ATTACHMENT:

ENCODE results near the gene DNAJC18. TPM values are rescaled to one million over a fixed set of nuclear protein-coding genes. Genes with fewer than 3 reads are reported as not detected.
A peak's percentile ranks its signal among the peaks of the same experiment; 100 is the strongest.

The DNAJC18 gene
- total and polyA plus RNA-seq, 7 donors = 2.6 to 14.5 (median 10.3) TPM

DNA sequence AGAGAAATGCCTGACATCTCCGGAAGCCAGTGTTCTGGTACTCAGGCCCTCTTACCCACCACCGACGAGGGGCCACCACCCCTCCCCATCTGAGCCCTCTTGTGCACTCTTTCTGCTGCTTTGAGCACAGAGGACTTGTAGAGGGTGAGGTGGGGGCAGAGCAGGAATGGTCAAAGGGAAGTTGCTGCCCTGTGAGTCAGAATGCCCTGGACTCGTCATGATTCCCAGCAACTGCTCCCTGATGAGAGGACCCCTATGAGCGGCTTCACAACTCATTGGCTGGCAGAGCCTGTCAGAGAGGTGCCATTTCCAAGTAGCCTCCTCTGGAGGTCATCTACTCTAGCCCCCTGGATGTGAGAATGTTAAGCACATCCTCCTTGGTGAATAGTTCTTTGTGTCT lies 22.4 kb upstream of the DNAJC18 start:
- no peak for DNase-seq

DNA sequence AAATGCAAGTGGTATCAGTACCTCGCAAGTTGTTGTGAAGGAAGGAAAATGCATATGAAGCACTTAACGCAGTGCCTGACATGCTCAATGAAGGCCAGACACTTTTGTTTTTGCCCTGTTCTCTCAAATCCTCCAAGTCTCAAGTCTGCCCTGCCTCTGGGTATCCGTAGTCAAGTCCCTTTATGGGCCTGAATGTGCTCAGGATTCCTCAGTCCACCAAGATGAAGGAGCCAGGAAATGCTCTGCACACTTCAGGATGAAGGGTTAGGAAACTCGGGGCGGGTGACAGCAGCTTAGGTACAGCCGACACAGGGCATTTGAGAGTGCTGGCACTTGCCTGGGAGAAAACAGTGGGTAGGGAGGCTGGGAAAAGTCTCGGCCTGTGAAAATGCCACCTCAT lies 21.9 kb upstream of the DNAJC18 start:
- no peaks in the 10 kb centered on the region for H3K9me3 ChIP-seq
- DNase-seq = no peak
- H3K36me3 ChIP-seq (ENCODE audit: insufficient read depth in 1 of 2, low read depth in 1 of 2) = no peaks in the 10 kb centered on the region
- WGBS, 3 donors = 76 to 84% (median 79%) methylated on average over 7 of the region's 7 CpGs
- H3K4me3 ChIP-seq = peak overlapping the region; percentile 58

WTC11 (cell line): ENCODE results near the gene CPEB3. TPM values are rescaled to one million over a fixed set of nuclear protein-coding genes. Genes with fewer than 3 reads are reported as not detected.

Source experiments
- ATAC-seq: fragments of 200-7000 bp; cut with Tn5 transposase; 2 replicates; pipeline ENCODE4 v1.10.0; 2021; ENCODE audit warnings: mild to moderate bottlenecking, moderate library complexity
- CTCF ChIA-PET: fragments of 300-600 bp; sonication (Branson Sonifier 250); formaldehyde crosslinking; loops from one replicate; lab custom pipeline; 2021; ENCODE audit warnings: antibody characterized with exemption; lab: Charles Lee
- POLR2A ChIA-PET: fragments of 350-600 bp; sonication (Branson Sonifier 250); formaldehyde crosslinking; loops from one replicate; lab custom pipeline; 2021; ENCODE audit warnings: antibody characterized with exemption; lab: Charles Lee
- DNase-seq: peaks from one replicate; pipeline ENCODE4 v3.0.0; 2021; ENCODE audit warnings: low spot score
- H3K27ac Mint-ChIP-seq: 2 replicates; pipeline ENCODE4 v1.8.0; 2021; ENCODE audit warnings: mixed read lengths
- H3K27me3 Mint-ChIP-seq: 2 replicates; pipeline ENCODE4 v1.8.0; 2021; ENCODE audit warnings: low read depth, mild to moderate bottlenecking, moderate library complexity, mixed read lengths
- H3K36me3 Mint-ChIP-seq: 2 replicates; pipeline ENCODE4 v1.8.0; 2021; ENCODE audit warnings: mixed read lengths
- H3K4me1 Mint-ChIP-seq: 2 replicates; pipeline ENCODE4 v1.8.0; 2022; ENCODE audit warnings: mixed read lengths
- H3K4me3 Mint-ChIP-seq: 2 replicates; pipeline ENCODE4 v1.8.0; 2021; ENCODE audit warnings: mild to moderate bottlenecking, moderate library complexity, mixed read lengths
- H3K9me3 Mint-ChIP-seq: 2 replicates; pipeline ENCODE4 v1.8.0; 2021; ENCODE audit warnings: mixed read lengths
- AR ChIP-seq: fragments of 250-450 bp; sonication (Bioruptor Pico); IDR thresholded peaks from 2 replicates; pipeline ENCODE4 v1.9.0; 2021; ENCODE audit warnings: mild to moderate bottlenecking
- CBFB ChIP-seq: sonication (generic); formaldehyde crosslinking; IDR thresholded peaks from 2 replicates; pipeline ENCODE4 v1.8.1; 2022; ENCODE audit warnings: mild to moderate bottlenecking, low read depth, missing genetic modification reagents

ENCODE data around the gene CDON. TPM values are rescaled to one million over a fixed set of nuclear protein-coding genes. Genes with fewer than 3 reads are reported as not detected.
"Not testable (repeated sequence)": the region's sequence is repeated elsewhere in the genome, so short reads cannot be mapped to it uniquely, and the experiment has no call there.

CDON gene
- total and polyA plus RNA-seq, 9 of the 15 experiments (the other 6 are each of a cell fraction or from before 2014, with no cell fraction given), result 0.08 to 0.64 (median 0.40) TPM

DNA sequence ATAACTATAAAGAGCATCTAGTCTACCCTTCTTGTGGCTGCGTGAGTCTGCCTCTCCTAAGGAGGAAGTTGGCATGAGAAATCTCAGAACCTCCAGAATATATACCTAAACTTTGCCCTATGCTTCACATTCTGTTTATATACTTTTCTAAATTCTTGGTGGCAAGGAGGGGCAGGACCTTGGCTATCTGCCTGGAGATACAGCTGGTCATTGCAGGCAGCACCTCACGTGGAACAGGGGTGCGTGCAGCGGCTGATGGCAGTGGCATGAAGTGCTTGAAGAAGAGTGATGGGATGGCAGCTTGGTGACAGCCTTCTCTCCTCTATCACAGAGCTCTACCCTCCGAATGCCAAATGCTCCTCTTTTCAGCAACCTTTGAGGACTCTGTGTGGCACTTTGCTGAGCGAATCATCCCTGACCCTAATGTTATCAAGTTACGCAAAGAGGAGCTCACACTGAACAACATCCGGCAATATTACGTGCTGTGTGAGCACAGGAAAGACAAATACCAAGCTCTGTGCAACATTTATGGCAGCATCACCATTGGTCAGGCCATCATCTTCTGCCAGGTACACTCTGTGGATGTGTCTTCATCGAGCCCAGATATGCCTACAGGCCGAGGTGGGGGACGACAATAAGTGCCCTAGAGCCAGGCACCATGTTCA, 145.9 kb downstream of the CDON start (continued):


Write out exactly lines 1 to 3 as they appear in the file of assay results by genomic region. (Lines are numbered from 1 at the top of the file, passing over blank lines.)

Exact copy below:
ENCODE results near the gene DNAJC18. TPM values are rescaled to one million over a fixed set of nuclear protein-coding genes. Genes with fewer than 3 reads are reported as not detected.
A peak's percentile ranks its signal among the peaks of the same experiment; 100 is the strongest.

The DNAJC18 gene